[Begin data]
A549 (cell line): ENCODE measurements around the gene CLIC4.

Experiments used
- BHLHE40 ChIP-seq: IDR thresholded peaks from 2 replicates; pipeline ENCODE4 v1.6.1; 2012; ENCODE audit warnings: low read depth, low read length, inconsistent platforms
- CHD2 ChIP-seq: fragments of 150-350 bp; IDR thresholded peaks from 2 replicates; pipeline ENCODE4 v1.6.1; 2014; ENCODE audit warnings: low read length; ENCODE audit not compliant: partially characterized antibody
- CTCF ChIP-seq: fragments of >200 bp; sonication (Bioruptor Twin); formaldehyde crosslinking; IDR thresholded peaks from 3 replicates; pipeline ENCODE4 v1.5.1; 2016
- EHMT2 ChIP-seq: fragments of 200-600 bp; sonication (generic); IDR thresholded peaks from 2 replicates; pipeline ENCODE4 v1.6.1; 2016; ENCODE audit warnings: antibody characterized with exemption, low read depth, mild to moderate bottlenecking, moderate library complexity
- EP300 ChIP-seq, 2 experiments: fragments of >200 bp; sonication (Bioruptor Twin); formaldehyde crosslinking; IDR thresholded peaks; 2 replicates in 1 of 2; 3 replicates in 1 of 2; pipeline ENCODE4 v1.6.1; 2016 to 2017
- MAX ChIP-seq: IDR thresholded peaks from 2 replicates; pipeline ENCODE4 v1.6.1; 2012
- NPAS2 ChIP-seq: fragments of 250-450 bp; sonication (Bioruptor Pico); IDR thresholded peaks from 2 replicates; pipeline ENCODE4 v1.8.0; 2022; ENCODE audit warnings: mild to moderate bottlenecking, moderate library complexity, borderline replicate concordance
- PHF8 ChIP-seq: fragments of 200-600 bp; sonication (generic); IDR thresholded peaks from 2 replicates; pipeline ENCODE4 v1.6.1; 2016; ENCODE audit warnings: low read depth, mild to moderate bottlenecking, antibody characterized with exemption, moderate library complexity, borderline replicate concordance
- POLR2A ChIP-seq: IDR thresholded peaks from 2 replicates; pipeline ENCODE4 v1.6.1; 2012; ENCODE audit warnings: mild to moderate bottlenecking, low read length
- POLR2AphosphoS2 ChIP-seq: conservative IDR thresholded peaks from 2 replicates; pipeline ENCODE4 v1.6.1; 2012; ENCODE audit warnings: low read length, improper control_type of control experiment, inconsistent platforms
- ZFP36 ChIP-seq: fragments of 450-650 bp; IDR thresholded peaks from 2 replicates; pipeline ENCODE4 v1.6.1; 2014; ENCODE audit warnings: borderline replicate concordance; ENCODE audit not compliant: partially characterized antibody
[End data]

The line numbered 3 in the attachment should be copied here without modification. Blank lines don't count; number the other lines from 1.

- BHLHE40 ChIP-seq: IDR thresholded peaks from 2 replicates; pipeline ENCODE4 v1.6.1; 2012; ENCODE audit warnings: low read depth, low read length, inconsistent platforms